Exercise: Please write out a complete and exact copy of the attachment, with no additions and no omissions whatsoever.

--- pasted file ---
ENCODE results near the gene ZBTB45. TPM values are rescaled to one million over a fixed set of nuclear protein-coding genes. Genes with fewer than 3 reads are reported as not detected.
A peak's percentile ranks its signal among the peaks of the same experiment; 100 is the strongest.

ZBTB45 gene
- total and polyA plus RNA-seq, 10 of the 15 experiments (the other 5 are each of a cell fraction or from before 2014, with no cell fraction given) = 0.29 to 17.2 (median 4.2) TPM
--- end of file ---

ENCODE results near the gene ZBTB45. TPM values are rescaled to one million over a fixed set of nuclear protein-coding genes. Genes with fewer than 3 reads are reported as not detected.
A peak's percentile ranks its signal among the peaks of the same experiment; 100 is the strongest.

ZBTB45 gene
- total and polyA plus RNA-seq, 10 of the 15 experiments (the other 5 are each of a cell fraction or from before 2014, with no cell fraction given) = 0.29 to 17.2 (median 4.2) TPM